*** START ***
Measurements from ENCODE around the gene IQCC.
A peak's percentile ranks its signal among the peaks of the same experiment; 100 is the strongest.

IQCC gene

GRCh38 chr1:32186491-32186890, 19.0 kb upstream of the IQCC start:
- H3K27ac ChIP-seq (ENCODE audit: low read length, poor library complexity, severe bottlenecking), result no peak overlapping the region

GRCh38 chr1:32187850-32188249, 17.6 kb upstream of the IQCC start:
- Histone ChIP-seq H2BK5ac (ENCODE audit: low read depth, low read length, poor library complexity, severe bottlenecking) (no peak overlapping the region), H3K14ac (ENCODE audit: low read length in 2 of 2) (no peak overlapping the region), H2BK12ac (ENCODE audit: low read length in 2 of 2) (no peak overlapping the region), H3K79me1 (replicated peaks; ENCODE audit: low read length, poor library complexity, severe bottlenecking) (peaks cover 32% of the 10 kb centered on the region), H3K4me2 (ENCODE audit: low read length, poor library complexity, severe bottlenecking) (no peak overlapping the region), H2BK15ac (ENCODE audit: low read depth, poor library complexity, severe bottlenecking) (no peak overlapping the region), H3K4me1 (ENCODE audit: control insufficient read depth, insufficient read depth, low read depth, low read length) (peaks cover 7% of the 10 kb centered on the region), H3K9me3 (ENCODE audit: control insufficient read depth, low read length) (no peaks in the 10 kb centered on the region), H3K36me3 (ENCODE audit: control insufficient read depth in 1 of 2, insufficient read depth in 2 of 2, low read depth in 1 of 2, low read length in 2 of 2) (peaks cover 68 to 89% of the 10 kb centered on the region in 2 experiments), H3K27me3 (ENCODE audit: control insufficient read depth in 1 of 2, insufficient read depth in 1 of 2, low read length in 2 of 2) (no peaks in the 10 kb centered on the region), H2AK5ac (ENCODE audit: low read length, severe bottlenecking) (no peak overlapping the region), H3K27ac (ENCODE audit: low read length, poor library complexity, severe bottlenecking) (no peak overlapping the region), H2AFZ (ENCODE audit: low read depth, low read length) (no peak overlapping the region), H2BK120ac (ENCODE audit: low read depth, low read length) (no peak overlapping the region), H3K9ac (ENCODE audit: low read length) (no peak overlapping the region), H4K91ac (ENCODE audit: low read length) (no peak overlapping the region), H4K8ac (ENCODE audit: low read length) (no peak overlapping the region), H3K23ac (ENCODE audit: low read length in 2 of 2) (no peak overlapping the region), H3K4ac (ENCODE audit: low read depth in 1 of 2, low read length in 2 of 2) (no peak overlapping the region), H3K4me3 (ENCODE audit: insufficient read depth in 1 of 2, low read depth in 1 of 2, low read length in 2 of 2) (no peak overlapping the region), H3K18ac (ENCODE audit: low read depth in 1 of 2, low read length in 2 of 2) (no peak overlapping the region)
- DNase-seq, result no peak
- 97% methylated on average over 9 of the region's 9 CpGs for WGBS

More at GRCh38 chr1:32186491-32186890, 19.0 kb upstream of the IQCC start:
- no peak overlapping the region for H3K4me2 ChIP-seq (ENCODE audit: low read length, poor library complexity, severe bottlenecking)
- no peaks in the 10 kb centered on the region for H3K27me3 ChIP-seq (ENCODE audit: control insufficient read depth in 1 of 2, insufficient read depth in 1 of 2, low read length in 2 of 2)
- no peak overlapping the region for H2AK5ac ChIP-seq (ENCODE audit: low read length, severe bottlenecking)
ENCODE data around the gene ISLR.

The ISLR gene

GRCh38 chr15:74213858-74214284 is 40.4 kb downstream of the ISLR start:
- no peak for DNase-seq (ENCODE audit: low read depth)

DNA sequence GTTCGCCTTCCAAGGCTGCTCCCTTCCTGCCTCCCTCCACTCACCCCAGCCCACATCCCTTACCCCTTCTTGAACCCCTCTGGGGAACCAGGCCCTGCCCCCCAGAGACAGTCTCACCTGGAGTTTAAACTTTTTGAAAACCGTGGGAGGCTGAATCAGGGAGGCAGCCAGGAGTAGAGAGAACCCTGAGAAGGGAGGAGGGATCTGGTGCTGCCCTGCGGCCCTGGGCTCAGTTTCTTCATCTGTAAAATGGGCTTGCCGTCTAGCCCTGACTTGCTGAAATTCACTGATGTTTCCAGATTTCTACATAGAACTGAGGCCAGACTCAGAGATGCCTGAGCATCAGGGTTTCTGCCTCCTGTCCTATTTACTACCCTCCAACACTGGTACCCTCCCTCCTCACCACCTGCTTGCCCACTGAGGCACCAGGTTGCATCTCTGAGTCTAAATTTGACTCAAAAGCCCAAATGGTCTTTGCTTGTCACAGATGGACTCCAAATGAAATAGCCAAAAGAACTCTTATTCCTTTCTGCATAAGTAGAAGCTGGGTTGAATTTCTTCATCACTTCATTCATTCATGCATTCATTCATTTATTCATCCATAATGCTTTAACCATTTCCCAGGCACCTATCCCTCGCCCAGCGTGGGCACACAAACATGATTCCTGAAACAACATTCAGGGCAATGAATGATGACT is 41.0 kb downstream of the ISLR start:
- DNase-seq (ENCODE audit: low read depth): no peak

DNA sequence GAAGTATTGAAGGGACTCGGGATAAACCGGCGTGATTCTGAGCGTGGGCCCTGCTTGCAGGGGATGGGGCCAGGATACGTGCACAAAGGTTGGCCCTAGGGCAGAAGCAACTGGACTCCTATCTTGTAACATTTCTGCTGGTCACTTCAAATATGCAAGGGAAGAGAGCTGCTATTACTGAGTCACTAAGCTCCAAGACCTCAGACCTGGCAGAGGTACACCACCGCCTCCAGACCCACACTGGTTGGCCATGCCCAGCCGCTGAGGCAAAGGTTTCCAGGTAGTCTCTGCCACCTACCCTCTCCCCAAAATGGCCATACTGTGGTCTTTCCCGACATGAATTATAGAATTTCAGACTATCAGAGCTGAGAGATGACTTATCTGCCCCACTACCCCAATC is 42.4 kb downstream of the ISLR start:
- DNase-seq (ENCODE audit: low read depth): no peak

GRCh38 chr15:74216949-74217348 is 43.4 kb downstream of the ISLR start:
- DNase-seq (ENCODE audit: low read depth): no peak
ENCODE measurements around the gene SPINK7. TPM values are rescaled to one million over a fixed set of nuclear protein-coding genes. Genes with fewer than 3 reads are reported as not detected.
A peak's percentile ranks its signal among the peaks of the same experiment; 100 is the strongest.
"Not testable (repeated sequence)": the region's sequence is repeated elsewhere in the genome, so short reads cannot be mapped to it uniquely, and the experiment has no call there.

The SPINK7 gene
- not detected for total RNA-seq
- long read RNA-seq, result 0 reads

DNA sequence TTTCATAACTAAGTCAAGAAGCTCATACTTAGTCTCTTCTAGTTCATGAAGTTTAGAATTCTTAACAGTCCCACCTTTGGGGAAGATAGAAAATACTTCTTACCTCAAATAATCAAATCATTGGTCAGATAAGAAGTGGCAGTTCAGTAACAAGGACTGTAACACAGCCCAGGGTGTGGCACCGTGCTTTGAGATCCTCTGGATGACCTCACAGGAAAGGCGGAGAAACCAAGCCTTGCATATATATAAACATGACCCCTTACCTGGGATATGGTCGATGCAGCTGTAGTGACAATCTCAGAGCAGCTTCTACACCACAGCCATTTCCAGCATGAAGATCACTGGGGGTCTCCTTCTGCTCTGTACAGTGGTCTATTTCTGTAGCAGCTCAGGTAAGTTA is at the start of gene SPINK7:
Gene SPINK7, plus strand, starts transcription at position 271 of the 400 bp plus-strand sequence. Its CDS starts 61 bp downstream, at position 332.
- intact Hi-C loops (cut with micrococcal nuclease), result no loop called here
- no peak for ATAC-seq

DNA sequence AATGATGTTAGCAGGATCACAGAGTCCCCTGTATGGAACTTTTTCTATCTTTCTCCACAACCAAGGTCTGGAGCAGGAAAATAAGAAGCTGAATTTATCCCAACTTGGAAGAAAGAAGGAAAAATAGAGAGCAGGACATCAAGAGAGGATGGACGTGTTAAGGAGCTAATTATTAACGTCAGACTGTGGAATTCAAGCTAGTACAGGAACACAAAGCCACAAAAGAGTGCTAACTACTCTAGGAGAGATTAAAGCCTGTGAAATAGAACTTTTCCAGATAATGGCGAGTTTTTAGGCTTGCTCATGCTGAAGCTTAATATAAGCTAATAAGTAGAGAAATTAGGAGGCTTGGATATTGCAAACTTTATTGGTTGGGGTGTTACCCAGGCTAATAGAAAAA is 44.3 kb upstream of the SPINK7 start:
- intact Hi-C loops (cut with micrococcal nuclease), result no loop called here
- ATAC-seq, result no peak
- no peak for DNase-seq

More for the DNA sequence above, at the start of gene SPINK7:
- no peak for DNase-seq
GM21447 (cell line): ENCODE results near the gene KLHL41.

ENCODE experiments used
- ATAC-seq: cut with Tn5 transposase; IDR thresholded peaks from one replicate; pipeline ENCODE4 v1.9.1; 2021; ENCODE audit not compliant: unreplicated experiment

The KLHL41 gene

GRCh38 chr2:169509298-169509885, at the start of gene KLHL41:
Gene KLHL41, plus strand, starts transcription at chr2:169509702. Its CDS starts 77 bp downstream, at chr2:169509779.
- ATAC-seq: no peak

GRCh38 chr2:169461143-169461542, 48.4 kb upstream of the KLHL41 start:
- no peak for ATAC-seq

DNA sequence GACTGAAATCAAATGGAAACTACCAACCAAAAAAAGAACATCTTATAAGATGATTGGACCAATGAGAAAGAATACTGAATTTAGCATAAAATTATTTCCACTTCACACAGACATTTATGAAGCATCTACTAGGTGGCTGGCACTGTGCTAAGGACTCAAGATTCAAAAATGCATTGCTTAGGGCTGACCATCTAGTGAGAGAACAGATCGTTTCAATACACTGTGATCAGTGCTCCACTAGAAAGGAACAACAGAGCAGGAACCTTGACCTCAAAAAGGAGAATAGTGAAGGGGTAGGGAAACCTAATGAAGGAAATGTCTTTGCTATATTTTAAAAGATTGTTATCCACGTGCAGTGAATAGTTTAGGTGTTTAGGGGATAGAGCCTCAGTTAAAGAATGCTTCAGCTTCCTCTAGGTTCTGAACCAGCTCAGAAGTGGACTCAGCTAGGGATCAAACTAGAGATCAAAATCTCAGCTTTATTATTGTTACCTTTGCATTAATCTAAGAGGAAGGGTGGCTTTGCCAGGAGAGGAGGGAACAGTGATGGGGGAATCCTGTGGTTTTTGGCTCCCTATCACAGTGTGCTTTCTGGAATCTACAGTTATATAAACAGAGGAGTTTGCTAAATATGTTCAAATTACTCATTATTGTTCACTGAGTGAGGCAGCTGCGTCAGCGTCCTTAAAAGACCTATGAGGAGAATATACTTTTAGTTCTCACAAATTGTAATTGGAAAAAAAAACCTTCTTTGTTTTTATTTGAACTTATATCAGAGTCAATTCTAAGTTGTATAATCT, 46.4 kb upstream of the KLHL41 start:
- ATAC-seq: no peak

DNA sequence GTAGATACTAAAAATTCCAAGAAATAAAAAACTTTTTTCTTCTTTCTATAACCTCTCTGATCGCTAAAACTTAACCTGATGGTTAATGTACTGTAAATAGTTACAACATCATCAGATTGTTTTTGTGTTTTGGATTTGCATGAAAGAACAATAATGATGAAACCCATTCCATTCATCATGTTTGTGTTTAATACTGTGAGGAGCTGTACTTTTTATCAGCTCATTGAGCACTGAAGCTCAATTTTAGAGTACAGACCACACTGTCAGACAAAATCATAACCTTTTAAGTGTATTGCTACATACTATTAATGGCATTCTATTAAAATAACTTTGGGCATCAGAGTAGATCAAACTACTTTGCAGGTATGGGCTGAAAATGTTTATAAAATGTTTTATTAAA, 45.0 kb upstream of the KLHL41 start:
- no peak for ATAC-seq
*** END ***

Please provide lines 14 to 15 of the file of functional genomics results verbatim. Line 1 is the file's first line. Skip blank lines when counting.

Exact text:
ENCODE data around the gene ISLR.

The ISLR gene